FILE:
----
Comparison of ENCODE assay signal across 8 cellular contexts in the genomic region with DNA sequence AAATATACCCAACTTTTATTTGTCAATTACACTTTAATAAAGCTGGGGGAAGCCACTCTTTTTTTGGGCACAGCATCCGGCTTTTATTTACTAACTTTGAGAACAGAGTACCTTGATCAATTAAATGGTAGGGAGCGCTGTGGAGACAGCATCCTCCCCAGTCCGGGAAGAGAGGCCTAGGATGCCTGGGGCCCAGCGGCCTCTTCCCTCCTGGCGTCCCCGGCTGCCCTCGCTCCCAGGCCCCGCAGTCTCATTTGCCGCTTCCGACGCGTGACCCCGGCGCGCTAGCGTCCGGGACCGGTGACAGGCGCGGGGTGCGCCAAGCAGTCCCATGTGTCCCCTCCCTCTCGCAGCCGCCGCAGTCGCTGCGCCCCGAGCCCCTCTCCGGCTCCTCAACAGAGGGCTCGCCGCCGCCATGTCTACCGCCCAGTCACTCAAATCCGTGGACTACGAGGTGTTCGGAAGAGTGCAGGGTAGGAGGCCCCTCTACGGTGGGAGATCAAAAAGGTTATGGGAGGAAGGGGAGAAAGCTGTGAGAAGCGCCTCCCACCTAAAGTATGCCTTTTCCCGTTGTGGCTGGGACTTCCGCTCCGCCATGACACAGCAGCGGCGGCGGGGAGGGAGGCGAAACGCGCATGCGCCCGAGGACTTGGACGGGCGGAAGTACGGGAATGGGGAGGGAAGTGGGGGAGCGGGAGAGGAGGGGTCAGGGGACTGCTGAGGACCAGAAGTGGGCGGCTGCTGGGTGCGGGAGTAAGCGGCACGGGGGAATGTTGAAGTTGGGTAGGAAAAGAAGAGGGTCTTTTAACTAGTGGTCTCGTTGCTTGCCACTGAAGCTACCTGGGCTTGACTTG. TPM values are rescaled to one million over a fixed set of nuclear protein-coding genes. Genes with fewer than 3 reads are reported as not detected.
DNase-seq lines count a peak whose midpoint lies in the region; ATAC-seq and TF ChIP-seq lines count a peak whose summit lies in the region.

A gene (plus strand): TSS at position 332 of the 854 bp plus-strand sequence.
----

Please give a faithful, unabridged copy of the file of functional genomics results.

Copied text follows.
Comparison of ENCODE assay signal across 8 cellular contexts in the genomic region with DNA sequence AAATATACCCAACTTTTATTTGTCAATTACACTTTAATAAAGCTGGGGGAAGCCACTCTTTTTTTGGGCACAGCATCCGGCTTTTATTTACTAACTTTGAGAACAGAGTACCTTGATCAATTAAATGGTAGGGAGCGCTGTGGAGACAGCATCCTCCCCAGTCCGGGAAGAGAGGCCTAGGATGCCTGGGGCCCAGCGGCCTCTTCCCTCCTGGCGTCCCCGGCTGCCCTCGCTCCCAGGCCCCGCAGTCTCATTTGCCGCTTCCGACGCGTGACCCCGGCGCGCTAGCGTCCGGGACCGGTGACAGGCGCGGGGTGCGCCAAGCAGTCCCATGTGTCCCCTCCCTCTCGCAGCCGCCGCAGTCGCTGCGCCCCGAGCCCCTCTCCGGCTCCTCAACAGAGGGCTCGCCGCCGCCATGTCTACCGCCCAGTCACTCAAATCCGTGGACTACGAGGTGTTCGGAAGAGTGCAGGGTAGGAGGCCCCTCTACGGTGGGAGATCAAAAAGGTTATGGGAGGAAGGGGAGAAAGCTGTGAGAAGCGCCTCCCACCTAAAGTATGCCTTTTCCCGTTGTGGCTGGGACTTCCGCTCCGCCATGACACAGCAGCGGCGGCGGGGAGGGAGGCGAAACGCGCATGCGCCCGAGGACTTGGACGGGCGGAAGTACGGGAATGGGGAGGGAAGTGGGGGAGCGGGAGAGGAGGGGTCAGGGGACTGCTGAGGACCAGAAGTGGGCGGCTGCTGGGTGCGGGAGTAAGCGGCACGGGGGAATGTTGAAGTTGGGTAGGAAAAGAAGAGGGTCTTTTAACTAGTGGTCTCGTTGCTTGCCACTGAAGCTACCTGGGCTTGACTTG. TPM values are rescaled to one million over a fixed set of nuclear protein-coding genes. Genes with fewer than 3 reads are reported as not detected.
DNase-seq lines count a peak whose midpoint lies in the region; ATAC-seq and TF ChIP-seq lines count a peak whose summit lies in the region.

A gene (plus strand): TSS at position 332 of the 854 bp plus-strand sequence.